Staticity into Motion

By Joan Sheppard

First presented at the Irfan Colloquia Session #15
Bahá'í National Center: Wilmette, Illinois, USA
August 9–10, 1997
(see list of papers from #15)

    Since the beginning of monotheistic religious tradition, salvation has been represented in fragments; through art and literature, as the River Styx, the Pearly Gates, the Resurrection, the Garden of Paradise. In the Bahá'í Faith, this fragmented and highly imaginative picture takes on a more realistic and scientific dimension. The vision of salvation presented in the Bahá'í Faith is simple and unadorned, and for the first time gives unity and practical significance to the entirety of mankind's existence. It speaks to the maturity of mankind.

    This presentation will focus on the development of the concept of salvation, from the beginning of the monotheistic religious tradition in Judaism to the Bahá'í Faith. The concept will be examined in relation to changing paradigms of the universe, and also as a construct of the society and culture of each religion.

    Significant aspects of salvation, such as the heavens, the journey of the soul after death, good and evil, and heaven and hell, will be looked at with respect to their changing aspects as a result of the process of maturation. By tracing the development of the concept of salvation, from the Christian practice of "buying time" to the Bahá'í concept of salvation as motion, as a progression towards spiritual perfection, the progression of the concept of salvation as something that is "out there" will increasingly become located inside the individual believer.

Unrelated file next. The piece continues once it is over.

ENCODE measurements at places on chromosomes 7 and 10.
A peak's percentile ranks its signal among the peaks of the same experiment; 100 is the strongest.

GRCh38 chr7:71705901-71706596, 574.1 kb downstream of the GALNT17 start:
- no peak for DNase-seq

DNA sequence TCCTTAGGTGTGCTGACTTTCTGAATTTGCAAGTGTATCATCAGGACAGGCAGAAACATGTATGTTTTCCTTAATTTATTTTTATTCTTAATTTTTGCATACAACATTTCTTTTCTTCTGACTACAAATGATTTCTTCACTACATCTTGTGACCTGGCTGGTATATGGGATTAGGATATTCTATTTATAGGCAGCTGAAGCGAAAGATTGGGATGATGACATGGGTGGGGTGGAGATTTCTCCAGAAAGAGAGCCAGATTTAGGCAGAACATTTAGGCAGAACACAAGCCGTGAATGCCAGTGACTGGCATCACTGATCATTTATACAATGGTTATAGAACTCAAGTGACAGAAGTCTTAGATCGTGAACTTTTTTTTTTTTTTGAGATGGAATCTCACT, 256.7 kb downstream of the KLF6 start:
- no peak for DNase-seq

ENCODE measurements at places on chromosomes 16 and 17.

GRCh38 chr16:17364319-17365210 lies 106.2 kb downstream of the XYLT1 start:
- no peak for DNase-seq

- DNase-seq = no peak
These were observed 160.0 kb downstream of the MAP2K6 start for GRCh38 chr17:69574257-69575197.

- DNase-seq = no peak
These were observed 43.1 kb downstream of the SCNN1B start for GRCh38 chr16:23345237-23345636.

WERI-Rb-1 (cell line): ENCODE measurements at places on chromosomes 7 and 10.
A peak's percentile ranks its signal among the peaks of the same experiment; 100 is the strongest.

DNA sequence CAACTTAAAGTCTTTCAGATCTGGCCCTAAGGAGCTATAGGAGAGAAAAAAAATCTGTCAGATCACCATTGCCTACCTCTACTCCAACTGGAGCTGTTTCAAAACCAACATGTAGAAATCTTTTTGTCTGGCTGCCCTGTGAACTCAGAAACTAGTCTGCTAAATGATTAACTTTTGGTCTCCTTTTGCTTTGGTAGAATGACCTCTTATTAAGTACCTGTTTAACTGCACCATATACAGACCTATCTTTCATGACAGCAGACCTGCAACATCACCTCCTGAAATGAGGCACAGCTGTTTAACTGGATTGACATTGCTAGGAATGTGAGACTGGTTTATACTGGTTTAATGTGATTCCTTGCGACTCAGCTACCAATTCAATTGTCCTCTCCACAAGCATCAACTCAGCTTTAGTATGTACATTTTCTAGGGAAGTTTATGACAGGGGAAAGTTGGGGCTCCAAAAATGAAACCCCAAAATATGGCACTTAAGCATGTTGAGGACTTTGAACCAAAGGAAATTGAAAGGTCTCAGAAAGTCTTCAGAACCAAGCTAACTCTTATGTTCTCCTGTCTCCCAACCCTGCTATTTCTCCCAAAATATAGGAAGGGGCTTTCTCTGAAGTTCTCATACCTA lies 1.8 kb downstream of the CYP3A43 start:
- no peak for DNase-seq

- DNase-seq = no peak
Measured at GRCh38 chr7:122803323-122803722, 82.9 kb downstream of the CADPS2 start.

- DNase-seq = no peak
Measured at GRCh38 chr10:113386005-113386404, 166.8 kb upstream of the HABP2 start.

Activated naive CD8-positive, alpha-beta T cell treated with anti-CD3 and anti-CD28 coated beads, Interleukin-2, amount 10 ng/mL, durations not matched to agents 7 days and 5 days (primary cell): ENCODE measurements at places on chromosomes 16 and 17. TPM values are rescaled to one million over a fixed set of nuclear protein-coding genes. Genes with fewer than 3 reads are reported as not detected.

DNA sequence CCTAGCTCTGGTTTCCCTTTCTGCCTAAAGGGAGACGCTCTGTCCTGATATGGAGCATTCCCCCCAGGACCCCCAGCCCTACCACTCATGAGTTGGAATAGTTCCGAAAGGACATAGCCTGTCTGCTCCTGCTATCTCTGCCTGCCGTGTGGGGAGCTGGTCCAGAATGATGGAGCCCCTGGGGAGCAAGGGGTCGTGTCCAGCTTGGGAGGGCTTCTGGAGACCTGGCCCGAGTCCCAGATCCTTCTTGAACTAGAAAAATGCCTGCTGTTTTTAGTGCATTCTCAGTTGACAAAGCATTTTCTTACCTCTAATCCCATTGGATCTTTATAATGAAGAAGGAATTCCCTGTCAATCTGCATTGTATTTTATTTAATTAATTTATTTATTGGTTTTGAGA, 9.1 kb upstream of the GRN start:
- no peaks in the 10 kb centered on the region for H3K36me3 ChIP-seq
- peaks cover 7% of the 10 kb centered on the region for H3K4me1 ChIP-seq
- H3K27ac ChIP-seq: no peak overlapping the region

Joan Sheppard has a Master of Arts in English Literature from York University. After teaching English as a Second Language for several years, she returned to university last year to complete a B.Ed. degree at the University of Toronto. Ms. Sheppard lives in Rockwood, Ontario, where she is also a freelance writer and a member of the Eramosa Writers' Group.

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